The Stratton Story – James Stewart stars in this 1949 biopic of former White Sox pitcher Monty Stratton. Stratton was a promising young hurler in the mid-thirties whose career was derailed when a hunting accident cost him one of his legs. This one is generally good, as the baseball is well presented, and Stewart makes a passable ballplayer. The film takes a few liberties with the story, however – Strattons comeback game never happened as it is presented in the film. A few points of trivia – Hall of Fame catcher Bill Dickey has a significant role playing himself, as does former Chisox manager Jimmy Dykes. Gene Mauch has a bit part as one of the ballplayers. Stewart wanted to do the film as a show of support for wounded veterans returning from the war. Not great, but recommended.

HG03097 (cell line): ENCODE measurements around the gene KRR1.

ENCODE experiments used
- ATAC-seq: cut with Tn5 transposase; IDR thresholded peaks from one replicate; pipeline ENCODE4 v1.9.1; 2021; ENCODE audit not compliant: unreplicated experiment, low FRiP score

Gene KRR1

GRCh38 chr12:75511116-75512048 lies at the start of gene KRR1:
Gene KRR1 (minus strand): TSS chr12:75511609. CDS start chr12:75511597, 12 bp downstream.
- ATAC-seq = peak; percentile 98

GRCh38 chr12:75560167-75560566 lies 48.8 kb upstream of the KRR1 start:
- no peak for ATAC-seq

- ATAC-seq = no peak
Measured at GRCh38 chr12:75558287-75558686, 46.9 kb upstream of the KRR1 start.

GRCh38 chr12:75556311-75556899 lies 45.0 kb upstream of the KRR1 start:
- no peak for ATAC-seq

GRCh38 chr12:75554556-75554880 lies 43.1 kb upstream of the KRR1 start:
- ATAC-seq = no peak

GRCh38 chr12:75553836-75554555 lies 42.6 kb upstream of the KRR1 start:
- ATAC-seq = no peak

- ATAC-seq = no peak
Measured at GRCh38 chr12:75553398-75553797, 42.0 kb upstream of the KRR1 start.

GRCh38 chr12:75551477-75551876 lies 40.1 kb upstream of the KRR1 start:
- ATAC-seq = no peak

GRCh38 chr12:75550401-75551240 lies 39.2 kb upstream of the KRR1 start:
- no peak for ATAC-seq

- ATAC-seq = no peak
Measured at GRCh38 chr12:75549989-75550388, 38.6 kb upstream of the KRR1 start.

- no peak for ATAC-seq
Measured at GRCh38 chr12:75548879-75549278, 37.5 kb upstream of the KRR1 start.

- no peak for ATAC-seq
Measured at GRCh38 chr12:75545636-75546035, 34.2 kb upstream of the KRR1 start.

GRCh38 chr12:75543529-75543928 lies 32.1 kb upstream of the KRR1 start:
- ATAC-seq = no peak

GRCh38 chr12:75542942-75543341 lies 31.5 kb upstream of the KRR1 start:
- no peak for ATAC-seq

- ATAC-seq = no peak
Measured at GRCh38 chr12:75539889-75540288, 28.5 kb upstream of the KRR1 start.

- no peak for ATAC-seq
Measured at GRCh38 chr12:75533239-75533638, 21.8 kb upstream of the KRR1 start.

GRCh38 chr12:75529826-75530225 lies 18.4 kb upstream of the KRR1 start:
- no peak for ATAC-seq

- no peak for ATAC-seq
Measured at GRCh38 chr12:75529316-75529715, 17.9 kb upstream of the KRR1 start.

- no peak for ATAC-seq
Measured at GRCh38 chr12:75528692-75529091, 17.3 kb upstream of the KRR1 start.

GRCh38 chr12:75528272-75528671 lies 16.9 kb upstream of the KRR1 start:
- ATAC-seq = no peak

Harold & Maude – My opinion has evolved a bit on this film. There’s much that I still enjoy, like the sheer ridiculousness of Harold’s suicide attempts, and the performance of Vivian Pickles as his stiff-upper-lip mother. I love how Maude’s experience in a concentration camp is introduced. It’s so quiet and tasteful that it always brings a lump to my throat. The soundtrack by Cat Stevens would still rank in my top three all-time, especially the brilliant montage set to “Trouble” at the films conclusion. I find, however, that Ruth Gordon’s Maude came across more as a screenwriters construct than any kind of believable person, and that took me out of the film a bit. I know this film is deliberately unrealistic, but I found myself thinking about how there was no consequence to her bizarre behavior. I still love the film, but I recommend it a bit less enthusiastically that I once would have.